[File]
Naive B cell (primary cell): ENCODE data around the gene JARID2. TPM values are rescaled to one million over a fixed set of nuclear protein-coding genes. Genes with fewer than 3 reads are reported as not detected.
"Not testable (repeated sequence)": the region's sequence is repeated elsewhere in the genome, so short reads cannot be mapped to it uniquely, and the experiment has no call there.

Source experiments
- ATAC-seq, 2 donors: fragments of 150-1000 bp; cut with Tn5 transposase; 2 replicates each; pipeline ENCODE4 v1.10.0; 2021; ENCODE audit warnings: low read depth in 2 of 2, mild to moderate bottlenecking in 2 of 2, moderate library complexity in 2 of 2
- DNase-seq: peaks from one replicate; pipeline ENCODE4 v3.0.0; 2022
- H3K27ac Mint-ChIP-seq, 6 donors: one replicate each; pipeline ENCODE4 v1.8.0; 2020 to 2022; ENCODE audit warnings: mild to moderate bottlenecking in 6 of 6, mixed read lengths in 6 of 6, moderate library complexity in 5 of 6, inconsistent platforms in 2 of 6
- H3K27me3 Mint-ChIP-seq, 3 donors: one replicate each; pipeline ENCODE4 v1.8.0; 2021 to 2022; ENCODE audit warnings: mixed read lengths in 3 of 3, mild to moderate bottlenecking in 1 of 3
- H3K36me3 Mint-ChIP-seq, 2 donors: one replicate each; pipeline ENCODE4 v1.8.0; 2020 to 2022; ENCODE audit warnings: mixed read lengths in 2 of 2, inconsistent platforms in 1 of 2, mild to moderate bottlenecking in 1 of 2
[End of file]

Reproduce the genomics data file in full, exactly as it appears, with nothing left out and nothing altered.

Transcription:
Naive B cell (primary cell): ENCODE data around the gene JARID2. TPM values are rescaled to one million over a fixed set of nuclear protein-coding genes. Genes with fewer than 3 reads are reported as not detected.
"Not testable (repeated sequence)": the region's sequence is repeated elsewhere in the genome, so short reads cannot be mapped to it uniquely, and the experiment has no call there.

Source experiments
- ATAC-seq, 2 donors: fragments of 150-1000 bp; cut with Tn5 transposase; 2 replicates each; pipeline ENCODE4 v1.10.0; 2021; ENCODE audit warnings: low read depth in 2 of 2, mild to moderate bottlenecking in 2 of 2, moderate library complexity in 2 of 2
- DNase-seq: peaks from one replicate; pipeline ENCODE4 v3.0.0; 2022
- H3K27ac Mint-ChIP-seq, 6 donors: one replicate each; pipeline ENCODE4 v1.8.0; 2020 to 2022; ENCODE audit warnings: mild to moderate bottlenecking in 6 of 6, mixed read lengths in 6 of 6, moderate library complexity in 5 of 6, inconsistent platforms in 2 of 6
- H3K27me3 Mint-ChIP-seq, 3 donors: one replicate each; pipeline ENCODE4 v1.8.0; 2021 to 2022; ENCODE audit warnings: mixed read lengths in 3 of 3, mild to moderate bottlenecking in 1 of 3
- H3K36me3 Mint-ChIP-seq, 2 donors: one replicate each; pipeline ENCODE4 v1.8.0; 2020 to 2022; ENCODE audit warnings: mixed read lengths in 2 of 2, inconsistent platforms in 1 of 2, mild to moderate bottlenecking in 1 of 2